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Trump's Asia trip reveals foreign policy doctrine of 'Me, Me, Me' | Trudy Rubin

The president views foreign policy in terms of pomp, flattery, and his personal relationships.

President Trump chats with Chinese President Xi Jinping during a welcome ceremony at the Great Hall of the People in Beijing on  Nov. 9.
President Trump chats with Chinese President Xi Jinping during a welcome ceremony at the Great Hall of the People in Beijing on Nov. 9.Read moreAndy Wong / Associated Press

Anyone still wondering about the essence of President Trump's foreign policy doctrine need only reprise his remarks on his 12-day swing through Asia.

That dangerous doctrine can be neatly summarized in one word, repeated over and over. Call it the Doctrine of "Me, Me, Me."

On a trip where he was lavishly wined and dined in Tokyo, Seoul, Beijing, Da Nang, and Manila, Trump bragged that he had outdone any previous president in pomp and ceremony and relationships with Asian leaders. In Manila, he labeled his trip "epic," adding, "It was red carpet like nobody, I think, has probably ever received." On Air Force One, he told reporters: "They say in the history of people coming to China, there's been nothing like that. And I believe that." Never mind that the trip produced little new on North Korea or trade — the president's two main goals. Or that Trump's confused messaging and naivete left Asian allies wondering about U.S. decline and China's rise.

The president seemed blissfully unaware that Asian leaders had his number. Aware of his love of flattery, Japanese Prime Minister Shinzo Abe feted him with golf and hamburgers at the swanky Kasumi Country Club, and China's Xi Jinping wowed him with a dinner at the Forbidden City (in contrast, as Trump was quick to point out, with Xi's snubs of President Barack Obama).

Trump crowed to reporters about Xi's terrific welcome: "The opera was great, but the following night — that was the first time that theater has been used in the Forbidden City in over a hundred years." He repeated, "They prepared the theater for that — the first time in over a hundred years. "

Clearly starstruck, Trump gushed: "It's the … biggest state dinner they've ever had, by far, in China. He [Xi] called it a state-plus [dinner]. He actually said, state-plus-plus, which is very interesting."

The bigger the better in the mind of Donald Trump.

As for his relationship with Xi, Trump said on Air Force One: "We have an amazing feeling toward each other. He's for China; I'm for the USA. You know, it's one of those things. But we have a great feeling."

The president failed to note that Xi had stonewalled on cutting off oil supplies to North Korea. He gave no quarter on the issue of China's aggression in the South China Sea (and, apparently, Trump did not press him). Nor did the Chinese leader address the trade imbalance that Trump called the equivalent of "rape" when he was campaigning. (Indeed, in Beijing the president said the trade imbalance was "not his [Xi's] fault," and blamed it on past U.S. administrations.)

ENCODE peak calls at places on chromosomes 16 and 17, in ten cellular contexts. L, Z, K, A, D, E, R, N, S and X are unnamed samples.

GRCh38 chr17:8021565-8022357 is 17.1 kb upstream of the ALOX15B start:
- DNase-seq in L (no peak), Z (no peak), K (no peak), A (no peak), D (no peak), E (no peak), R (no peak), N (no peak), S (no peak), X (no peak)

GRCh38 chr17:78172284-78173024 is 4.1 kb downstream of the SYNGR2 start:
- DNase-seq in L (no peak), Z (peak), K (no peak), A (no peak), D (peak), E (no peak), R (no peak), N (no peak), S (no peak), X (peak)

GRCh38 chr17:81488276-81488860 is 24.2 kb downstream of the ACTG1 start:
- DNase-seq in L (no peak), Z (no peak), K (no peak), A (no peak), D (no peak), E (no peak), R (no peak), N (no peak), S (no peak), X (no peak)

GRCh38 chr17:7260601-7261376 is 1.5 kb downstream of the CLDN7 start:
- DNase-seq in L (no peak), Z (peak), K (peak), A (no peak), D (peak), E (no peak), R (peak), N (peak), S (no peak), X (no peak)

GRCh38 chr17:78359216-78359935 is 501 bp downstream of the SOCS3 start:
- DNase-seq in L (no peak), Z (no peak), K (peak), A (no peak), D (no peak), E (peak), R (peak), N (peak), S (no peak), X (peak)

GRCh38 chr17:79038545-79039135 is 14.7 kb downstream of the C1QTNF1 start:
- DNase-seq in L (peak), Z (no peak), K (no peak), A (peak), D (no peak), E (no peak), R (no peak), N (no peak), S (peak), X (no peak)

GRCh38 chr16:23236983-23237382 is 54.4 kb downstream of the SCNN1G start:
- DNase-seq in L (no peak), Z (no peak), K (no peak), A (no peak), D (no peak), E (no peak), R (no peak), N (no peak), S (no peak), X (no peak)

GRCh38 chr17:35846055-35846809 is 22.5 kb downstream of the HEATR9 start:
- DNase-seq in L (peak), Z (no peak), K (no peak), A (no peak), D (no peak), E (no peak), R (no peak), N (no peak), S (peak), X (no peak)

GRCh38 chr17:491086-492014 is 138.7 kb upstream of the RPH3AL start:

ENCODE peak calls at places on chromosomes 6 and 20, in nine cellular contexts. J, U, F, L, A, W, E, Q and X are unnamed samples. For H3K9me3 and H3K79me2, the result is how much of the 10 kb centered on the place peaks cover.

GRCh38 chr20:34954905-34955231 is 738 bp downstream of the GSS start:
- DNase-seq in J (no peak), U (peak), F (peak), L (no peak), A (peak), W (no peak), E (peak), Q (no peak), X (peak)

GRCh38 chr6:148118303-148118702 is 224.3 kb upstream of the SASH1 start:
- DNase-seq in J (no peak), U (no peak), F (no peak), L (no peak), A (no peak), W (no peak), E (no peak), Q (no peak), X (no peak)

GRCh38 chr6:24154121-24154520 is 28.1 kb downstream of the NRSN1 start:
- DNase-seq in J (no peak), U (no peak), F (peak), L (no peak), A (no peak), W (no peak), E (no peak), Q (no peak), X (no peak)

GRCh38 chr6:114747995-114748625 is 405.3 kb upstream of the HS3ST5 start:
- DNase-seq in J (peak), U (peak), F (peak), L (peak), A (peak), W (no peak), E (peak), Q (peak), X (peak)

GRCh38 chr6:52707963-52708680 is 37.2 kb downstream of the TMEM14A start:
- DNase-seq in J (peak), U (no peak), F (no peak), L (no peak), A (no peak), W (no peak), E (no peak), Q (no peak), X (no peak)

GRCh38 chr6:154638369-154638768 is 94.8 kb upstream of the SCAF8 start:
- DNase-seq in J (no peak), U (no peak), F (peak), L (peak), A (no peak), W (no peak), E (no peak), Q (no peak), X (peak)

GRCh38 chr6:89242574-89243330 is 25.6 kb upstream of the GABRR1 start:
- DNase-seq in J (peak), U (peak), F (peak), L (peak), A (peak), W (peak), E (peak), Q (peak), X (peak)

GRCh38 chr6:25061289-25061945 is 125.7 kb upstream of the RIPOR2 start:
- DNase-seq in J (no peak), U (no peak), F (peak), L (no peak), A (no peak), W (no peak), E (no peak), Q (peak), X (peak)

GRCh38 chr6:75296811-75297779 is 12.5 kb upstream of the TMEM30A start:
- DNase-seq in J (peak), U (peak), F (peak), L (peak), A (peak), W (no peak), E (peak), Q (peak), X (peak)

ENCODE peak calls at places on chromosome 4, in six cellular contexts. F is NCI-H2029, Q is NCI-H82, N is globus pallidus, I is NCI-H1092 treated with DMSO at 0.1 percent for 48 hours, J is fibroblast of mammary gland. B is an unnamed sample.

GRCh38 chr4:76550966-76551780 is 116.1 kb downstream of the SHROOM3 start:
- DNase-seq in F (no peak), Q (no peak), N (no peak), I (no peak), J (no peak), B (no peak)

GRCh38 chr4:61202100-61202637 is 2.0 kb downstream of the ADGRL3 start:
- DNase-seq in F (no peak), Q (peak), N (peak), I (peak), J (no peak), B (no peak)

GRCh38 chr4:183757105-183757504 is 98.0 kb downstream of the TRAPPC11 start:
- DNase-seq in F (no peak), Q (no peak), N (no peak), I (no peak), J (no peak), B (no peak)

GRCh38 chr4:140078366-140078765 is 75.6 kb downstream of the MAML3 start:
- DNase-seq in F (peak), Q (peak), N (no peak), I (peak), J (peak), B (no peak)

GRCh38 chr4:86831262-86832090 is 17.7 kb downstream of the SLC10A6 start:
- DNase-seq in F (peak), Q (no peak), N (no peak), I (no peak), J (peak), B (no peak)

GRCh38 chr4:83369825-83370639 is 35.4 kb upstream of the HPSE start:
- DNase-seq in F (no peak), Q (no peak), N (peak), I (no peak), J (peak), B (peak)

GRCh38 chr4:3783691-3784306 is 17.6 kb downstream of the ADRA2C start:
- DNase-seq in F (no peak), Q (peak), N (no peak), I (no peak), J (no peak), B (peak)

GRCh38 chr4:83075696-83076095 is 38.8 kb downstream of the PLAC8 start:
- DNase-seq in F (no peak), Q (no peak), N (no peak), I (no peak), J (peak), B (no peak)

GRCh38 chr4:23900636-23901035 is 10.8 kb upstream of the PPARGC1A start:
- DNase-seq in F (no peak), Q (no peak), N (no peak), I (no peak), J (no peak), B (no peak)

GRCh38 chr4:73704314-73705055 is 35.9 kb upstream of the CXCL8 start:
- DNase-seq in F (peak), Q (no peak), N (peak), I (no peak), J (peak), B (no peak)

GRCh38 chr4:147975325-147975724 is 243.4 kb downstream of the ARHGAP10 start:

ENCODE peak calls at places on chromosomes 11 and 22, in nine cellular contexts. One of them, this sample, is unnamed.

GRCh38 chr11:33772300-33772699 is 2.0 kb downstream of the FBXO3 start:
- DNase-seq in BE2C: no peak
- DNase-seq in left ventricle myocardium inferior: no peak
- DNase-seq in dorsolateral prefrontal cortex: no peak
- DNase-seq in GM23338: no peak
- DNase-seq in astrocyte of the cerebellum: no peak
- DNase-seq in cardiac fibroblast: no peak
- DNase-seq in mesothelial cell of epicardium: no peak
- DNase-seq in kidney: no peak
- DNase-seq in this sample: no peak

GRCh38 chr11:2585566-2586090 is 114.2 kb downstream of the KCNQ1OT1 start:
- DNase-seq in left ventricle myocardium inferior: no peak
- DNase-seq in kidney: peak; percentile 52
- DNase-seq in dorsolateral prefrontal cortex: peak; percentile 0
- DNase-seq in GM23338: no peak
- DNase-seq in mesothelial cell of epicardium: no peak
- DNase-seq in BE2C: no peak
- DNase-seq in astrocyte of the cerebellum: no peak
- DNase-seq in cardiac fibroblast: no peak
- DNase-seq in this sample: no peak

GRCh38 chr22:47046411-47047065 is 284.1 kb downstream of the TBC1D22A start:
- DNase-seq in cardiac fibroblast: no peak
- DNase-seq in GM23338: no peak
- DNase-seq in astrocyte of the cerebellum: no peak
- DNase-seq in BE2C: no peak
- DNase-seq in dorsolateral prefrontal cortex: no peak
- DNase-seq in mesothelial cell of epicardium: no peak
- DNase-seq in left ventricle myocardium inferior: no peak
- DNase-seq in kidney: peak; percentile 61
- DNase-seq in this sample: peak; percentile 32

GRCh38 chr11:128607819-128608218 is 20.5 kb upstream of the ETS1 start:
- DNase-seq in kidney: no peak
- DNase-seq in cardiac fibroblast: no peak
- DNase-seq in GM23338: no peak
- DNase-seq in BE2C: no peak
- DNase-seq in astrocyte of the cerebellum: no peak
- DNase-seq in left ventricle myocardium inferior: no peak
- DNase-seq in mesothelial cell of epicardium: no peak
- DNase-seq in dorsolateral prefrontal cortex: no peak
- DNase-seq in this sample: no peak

In other words, China's stonewalling didn't seem to bother the president. "China likes me, China likes me. And I get along with them," the president proclaimed on Air Force One.

Which brings us to the dangerous essence of the foreign policy doctrine of  "Me, Me, Me."

The president has made clear he thinks that he, and he alone, makes foreign policy. When asked by Fox News' Laura Ingraham about sharp cutbacks at the State Department, Trump replied: "I'm the only one that matters because, when it comes to it, that's what the policy is going to be."

Trump has publicly undermined Secretary of State Rex Tillerson to the point where foreign officials no longer take the secretary seriously.  Even when Trump stays on message, as he did initially on North Korea while in Asia, his inevitable Twitter storm undercuts the adults in his entourage.

In other words, Trump's tweets and actions will define the policy in the end.

So when the president views all policy through the lens of how dictators treat him, and thinks his special relationships can make dictators bend, that policy is in trouble. Yes, personal relationships are important, but they must be grounded in hard-headed reality, not swayed by photo ops.

Instead, Trump's voracious appetite for praise and his unbounded ego make him an easy mark for tough-nosed dictators. Especially since he so openly admires strongmen.

That means it's not just China's Xi who has Trump's number. On this trip, Trump again was unsparing in admiration for Vladimir Putin, whom he met with briefly in Vietnam. "We seem to have a very good feeling for each other," the president said. "I think it's a very good relationship."

Remember George W. Bush's unfortunate remark that he looked Putin in the eye and glimpsed his soul, finding the Russian "to be very straightforward and trustworthy." The president is convinced that he can do better, stating  that then-Secretary of State Hillary Clinton and Obama "tried and failed" to relate to Putin because they "didn't have the right chemistry."

He, of course, does.

And that is exactly why the former KGB colonel has Trump's number. The president makes it so easy. On Air Force One, Trump told the press he trusted the Russian leader more than his own intelligence agencies. He also made clear he still believes Putin's assertion that Russia never hacked the U.S. election in 2016.

Trump's egocentrism will enable Xi and Putin to keep playing him to their advantage, unless someone (at this stage, who?) can restrain him. The Me, Me, Me foreign policy doctrine is bound to fail.